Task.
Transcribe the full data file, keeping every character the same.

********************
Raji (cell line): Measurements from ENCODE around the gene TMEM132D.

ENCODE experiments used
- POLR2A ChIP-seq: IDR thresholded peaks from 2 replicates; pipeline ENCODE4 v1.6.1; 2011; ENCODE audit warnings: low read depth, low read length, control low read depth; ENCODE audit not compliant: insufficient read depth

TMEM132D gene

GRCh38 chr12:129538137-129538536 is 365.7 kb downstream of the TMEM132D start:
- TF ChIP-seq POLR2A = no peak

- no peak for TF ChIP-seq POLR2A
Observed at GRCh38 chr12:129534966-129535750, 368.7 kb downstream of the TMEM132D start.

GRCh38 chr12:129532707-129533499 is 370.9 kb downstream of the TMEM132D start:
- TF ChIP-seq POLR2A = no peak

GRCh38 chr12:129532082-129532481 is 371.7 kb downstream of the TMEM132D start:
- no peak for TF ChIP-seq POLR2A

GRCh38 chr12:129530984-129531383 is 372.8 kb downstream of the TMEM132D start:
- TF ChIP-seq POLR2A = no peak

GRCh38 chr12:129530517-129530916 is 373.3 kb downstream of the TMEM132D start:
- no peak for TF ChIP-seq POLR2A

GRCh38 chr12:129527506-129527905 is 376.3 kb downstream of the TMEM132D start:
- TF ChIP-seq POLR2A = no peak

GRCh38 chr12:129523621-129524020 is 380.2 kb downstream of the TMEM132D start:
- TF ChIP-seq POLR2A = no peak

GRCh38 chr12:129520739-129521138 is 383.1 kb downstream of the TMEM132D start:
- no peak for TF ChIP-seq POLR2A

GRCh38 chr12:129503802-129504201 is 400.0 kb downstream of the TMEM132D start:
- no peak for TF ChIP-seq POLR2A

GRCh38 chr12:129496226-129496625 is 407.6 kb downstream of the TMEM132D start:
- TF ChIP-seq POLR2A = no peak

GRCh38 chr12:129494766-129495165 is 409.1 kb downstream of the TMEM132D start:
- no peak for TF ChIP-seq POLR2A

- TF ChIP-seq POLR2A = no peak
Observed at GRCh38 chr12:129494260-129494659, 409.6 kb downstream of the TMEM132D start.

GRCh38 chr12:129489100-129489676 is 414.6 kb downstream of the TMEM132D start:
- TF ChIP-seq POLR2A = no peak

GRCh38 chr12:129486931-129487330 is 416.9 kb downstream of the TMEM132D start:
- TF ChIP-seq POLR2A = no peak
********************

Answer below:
Raji (cell line): Measurements from ENCODE around the gene TMEM132D.

ENCODE experiments used
- POLR2A ChIP-seq: IDR thresholded peaks from 2 replicates; pipeline ENCODE4 v1.6.1; 2011; ENCODE audit warnings: low read depth, low read length, control low read depth; ENCODE audit not compliant: insufficient read depth

TMEM132D gene

GRCh38 chr12:129538137-129538536 is 365.7 kb downstream of the TMEM132D start:
- TF ChIP-seq POLR2A = no peak

- no peak for TF ChIP-seq POLR2A
Observed at GRCh38 chr12:129534966-129535750, 368.7 kb downstream of the TMEM132D start.

GRCh38 chr12:129532707-129533499 is 370.9 kb downstream of the TMEM132D start:
- TF ChIP-seq POLR2A = no peak

GRCh38 chr12:129532082-129532481 is 371.7 kb downstream of the TMEM132D start:
- no peak for TF ChIP-seq POLR2A

GRCh38 chr12:129530984-129531383 is 372.8 kb downstream of the TMEM132D start:
- TF ChIP-seq POLR2A = no peak

GRCh38 chr12:129530517-129530916 is 373.3 kb downstream of the TMEM132D start:
- no peak for TF ChIP-seq POLR2A

GRCh38 chr12:129527506-129527905 is 376.3 kb downstream of the TMEM132D start:
- TF ChIP-seq POLR2A = no peak

GRCh38 chr12:129523621-129524020 is 380.2 kb downstream of the TMEM132D start:
- TF ChIP-seq POLR2A = no peak

GRCh38 chr12:129520739-129521138 is 383.1 kb downstream of the TMEM132D start:
- no peak for TF ChIP-seq POLR2A

GRCh38 chr12:129503802-129504201 is 400.0 kb downstream of the TMEM132D start:
- no peak for TF ChIP-seq POLR2A

GRCh38 chr12:129496226-129496625 is 407.6 kb downstream of the TMEM132D start:
- TF ChIP-seq POLR2A = no peak

GRCh38 chr12:129494766-129495165 is 409.1 kb downstream of the TMEM132D start:
- no peak for TF ChIP-seq POLR2A

- TF ChIP-seq POLR2A = no peak
Observed at GRCh38 chr12:129494260-129494659, 409.6 kb downstream of the TMEM132D start.

GRCh38 chr12:129489100-129489676 is 414.6 kb downstream of the TMEM132D start:
- TF ChIP-seq POLR2A = no peak

GRCh38 chr12:129486931-129487330 is 416.9 kb downstream of the TMEM132D start:
- TF ChIP-seq POLR2A = no peak